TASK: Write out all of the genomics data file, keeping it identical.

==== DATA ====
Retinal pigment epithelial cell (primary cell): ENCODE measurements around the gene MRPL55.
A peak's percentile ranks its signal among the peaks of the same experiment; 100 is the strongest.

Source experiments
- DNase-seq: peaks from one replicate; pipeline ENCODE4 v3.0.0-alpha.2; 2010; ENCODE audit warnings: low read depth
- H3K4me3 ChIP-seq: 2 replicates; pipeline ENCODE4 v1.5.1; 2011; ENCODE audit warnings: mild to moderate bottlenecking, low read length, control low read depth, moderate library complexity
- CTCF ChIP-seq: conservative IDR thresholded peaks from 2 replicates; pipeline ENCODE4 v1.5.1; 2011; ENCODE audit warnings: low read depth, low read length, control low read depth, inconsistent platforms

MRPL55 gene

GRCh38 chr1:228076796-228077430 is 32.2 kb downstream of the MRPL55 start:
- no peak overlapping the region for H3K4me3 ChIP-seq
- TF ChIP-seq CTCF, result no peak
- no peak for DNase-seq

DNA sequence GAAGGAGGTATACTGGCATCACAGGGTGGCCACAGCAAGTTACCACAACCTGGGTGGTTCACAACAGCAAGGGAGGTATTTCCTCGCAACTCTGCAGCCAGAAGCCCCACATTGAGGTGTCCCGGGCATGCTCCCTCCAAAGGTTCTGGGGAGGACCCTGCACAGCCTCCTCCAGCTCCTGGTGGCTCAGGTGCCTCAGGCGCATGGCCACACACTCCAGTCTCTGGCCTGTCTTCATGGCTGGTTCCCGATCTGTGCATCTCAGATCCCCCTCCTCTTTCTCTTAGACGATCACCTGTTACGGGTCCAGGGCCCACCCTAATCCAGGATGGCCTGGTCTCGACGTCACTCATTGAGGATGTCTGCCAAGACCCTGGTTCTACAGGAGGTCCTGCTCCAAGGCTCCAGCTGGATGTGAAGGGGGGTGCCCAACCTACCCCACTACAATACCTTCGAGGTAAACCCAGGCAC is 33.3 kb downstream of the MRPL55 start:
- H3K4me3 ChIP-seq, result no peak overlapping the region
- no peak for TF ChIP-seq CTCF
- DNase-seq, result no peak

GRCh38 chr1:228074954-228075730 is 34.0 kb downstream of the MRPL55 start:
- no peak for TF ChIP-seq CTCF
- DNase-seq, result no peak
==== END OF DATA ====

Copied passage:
Retinal pigment epithelial cell (primary cell): ENCODE measurements around the gene MRPL55.
A peak's percentile ranks its signal among the peaks of the same experiment; 100 is the strongest.

Source experiments
- DNase-seq: peaks from one replicate; pipeline ENCODE4 v3.0.0-alpha.2; 2010; ENCODE audit warnings: low read depth
- H3K4me3 ChIP-seq: 2 replicates; pipeline ENCODE4 v1.5.1; 2011; ENCODE audit warnings: mild to moderate bottlenecking, low read length, control low read depth, moderate library complexity
- CTCF ChIP-seq: conservative IDR thresholded peaks from 2 replicates; pipeline ENCODE4 v1.5.1; 2011; ENCODE audit warnings: low read depth, low read length, control low read depth, inconsistent platforms

MRPL55 gene

GRCh38 chr1:228076796-228077430 is 32.2 kb downstream of the MRPL55 start:
- no peak overlapping the region for H3K4me3 ChIP-seq
- TF ChIP-seq CTCF, result no peak
- no peak for DNase-seq

DNA sequence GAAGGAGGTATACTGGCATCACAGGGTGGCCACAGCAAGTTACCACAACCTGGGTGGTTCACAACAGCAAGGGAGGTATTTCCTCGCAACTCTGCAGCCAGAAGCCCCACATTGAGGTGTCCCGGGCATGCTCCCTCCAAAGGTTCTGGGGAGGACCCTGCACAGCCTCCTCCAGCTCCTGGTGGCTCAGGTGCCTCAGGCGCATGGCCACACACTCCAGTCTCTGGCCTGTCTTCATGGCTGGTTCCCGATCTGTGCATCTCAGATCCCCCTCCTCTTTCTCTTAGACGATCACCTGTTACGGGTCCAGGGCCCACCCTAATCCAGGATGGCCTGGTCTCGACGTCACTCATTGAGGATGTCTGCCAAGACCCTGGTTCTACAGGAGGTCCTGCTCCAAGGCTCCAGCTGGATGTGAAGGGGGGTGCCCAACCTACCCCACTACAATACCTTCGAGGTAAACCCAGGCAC is 33.3 kb downstream of the MRPL55 start:
- H3K4me3 ChIP-seq, result no peak overlapping the region
- no peak for TF ChIP-seq CTCF
- DNase-seq, result no peak

GRCh38 chr1:228074954-228075730 is 34.0 kb downstream of the MRPL55 start:
- no peak for TF ChIP-seq CTCF
- DNase-seq, result no peak